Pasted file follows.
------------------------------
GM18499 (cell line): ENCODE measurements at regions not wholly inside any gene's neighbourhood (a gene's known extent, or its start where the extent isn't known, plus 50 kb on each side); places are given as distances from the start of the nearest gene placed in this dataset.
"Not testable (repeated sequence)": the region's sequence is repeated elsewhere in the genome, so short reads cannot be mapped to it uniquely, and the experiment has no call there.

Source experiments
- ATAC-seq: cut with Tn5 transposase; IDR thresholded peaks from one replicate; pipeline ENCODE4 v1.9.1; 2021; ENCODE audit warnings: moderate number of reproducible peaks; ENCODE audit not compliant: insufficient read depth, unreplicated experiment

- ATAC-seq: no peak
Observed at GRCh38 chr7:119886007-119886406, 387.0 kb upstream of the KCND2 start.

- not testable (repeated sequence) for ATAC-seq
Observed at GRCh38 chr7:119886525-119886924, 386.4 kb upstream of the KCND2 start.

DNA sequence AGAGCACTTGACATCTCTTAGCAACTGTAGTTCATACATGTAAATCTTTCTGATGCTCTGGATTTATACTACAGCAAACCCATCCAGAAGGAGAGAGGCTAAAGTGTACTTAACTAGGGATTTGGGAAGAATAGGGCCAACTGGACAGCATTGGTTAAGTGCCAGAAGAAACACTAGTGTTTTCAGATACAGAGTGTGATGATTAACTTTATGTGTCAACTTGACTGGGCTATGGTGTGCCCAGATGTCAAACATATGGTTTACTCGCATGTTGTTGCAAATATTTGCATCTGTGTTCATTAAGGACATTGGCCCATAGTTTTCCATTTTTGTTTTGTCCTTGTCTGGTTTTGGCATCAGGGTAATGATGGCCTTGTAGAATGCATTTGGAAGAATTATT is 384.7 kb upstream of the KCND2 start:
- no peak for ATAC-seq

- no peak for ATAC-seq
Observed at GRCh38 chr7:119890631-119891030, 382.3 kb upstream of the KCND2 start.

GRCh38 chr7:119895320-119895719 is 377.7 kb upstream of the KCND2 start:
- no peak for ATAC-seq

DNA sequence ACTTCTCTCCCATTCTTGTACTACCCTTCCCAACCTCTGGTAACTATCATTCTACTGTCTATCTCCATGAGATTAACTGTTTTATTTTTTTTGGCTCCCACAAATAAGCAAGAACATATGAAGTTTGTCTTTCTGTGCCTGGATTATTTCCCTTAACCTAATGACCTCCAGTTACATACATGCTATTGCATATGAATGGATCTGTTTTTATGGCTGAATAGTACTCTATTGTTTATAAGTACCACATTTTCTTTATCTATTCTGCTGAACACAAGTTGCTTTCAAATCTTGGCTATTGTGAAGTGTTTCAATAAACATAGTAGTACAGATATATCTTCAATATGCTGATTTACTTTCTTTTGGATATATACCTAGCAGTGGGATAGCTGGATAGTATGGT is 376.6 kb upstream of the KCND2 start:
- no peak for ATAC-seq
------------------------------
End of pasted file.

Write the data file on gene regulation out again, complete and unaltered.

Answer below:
GM18499 (cell line): ENCODE measurements at regions not wholly inside any gene's neighbourhood (a gene's known extent, or its start where the extent isn't known, plus 50 kb on each side); places are given as distances from the start of the nearest gene placed in this dataset.
"Not testable (repeated sequence)": the region's sequence is repeated elsewhere in the genome, so short reads cannot be mapped to it uniquely, and the experiment has no call there.

Source experiments
- ATAC-seq: cut with Tn5 transposase; IDR thresholded peaks from one replicate; pipeline ENCODE4 v1.9.1; 2021; ENCODE audit warnings: moderate number of reproducible peaks; ENCODE audit not compliant: insufficient read depth, unreplicated experiment

- ATAC-seq: no peak
Observed at GRCh38 chr7:119886007-119886406, 387.0 kb upstream of the KCND2 start.

- not testable (repeated sequence) for ATAC-seq
Observed at GRCh38 chr7:119886525-119886924, 386.4 kb upstream of the KCND2 start.

DNA sequence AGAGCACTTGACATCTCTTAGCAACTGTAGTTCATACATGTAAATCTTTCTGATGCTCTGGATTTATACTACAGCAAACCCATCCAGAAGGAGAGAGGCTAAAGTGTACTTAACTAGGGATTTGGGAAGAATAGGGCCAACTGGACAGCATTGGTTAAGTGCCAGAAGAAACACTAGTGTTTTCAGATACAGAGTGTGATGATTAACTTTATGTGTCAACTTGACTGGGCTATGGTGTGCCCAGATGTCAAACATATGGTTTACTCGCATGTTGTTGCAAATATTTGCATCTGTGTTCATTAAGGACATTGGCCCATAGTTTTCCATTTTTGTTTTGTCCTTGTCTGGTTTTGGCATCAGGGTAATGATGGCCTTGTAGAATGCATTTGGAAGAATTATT is 384.7 kb upstream of the KCND2 start:
- no peak for ATAC-seq

- no peak for ATAC-seq
Observed at GRCh38 chr7:119890631-119891030, 382.3 kb upstream of the KCND2 start.

GRCh38 chr7:119895320-119895719 is 377.7 kb upstream of the KCND2 start:
- no peak for ATAC-seq

DNA sequence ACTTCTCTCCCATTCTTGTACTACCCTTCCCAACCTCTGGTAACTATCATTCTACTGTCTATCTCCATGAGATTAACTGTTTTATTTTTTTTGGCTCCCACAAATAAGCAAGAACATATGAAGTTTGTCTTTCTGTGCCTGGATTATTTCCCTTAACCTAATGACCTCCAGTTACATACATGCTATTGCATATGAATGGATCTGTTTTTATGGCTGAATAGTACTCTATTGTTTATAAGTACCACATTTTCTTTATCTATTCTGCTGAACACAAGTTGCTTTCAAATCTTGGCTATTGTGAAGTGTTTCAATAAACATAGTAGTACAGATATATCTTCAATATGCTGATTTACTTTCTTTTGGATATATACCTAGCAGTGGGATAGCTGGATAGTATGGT is 376.6 kb upstream of the KCND2 start:
- no peak for ATAC-seq